I’m happy to introduce Velda Brotherton’s latest release from The Wild Rose Press and the fascinating facts she uncovered in her research…
Researching for this book, the second in The Victorian series, has been fun and somewhat surprising. I learned that a small sleepy town in Kansas was once the home of a large group of English/Scottish settlers who refused to embrace the western life, but rather brought their English life with them. From farm animals to lace for the tables, these people were determined not to leave their heritage behind.
I was raised in Kansas, but never knew the history of Victoria, Kansas until I visited my brother one summer. It so intrigued me that I knew I had to write not one, but three novels set there.
October, 1872 George Grant traveled by the Kansas Pacific railroad to Hays City. He was 50, with a vigorous six-foot frame, and carried himself with the grace and dignity of a king. He came to buy a large tract of land and form a colony of Englishmen. England was overcrowded. Worthy men could not make a living and young men had little future. He would name the colony for the queen, the Victoria Colony.
Wild Bill Hickok was marshal of nearby Hays City and enforced the Colt law. He shot up a bunch of soldiers from the Seventh Cavalry and was run out of town. Buffalo Bill Cody killed buffalo and peddled the meat from door to door in Hays City. Calamity Jane came from the east and could swear, shoot and hold her liquor with the best of them. She was genial and immoral and well liked, starting trouble wherever she went. Shootings were so regular it was like one long fourth of July. Hays City was one wild place.
Trains ran irregularly and rarely at night for fear of Indian Attack. Beyond Hays City the prairies stretched smoothly as far as they could see. In the far distance the blue sky kissed their purple edges. Antelope and buffalo grazed on the short green grass. Tall crimson grasses waved along the creek banks and sunflowers grew along the RR tracks. .
Permanent residences in the new settlement were all to be of stone, the frame buildings being turned over to the hired help. There would be free schools, a church, a library and special train rates. He would keep a herd of high-blooded stock, cattle, horses and sheep, a supply of pure seeds, steam cultivators such as were in use in England. None of these things were available to homesteaders.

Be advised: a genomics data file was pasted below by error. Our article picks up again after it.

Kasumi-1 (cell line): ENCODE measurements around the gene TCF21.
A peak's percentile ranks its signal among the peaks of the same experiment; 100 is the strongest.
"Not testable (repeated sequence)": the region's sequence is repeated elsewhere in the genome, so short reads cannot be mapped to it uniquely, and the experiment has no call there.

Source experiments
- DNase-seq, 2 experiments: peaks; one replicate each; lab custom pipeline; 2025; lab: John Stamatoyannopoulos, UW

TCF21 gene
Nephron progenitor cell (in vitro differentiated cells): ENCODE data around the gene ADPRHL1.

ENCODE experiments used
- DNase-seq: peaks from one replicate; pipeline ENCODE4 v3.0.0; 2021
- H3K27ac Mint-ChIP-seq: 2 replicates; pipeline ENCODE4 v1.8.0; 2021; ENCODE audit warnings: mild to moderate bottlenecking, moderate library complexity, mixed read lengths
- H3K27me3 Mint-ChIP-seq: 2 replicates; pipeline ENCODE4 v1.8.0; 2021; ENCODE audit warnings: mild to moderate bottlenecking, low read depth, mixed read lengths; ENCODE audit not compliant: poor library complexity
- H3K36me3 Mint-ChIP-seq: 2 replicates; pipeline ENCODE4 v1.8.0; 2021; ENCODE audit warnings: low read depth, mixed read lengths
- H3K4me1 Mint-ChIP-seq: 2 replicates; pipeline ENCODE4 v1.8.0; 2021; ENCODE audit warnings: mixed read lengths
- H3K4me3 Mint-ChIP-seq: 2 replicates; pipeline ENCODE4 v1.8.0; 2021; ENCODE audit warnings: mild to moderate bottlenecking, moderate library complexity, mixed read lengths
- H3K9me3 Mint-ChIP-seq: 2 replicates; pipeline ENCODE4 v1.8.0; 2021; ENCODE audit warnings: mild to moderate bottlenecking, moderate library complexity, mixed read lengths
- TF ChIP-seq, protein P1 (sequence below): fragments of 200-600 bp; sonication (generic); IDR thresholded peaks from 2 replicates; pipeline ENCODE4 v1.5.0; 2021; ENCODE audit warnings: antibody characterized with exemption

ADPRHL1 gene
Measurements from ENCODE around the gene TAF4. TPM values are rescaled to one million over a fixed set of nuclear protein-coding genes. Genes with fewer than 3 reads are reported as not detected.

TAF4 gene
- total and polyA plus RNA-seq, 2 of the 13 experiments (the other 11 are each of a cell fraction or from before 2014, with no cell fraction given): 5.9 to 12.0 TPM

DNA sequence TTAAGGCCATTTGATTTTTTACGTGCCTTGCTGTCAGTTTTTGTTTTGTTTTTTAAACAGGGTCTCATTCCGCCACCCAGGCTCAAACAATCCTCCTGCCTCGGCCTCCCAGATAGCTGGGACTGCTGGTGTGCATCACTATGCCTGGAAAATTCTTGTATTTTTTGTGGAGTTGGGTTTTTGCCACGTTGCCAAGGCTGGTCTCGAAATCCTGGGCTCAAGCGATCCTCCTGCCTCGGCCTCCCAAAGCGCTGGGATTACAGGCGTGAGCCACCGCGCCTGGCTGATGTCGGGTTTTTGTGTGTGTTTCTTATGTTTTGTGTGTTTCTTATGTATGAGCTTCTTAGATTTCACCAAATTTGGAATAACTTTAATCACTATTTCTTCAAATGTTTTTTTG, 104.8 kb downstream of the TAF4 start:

On April Fool’s day 30 English and Scottish began their journey to America and the prairies of Kansas aboard a steamship leaving Scotland to begin a trip that would take a year by ship, rail, boat, and often horse-drawn stages. Many came with the assurance that allowances varying from 50 to 200 dollars a month would be sent to them regularly. They were called remittance men and were, for the most part, unmarried and in their early twenties.
On May 17, 1873 Mr. Grant and his first colony arrived at Victoria. In the group were 38 men, women and children and several head of Black and Red Aberdeen Angus Bulls, some sheep, and supplies needed upon their arrival. The Bulls were later placed on his own ranch and used to cross breed the long horn cattle from the area. Victoria became the birth place of Aberdeen Breed in America. The settlement grew and flourished for ten years. A nearby German settlement finally took over as the English moved out. No stone castle remain. Today the site is the home of St. Fidelis Church.
Blurb: Rowena’s Hellion- The Victorians —
Loving a man damaged by war is a challenge, but Rowena was captivated from the first time she laid eyes on the man her sister was supposed to marry. Something about his haunted eyes captured her nurturing heart. Building a life together proves difficult as she struggles to bring peace to Blair Prescott.
He rode the Kansas prairie in the moonlight, wild to escape the visions of the dead who followed him from the battlefields. The woman Rowena haunted him as well, but he dared not follow his desires. He would only hurt her.
Buy Link: http://tinyurl.com/mzkbqru
Velda Brotherton writes of romance in the old west with an authenticity that makes her many historical characters ring true. A knowledge of the rich history of our country comes through in both her fiction and nonfiction books, as well as in her writing workshops and speaking engagements. She just as easily steps out of the past into contemporary settings to create novels about women with the ability to conquer life’s difficult challenges. Tough heroines, strong and gentle heroes, villains to die for, all live in the pages of her novels and books. Her writing lives up to her brand: Sexy, Dark, and Gritty.
She lives with her husband and writes from their home in the Ozarks of Arkansas. Her career spans nearly thirty years with close to that many books to her credit.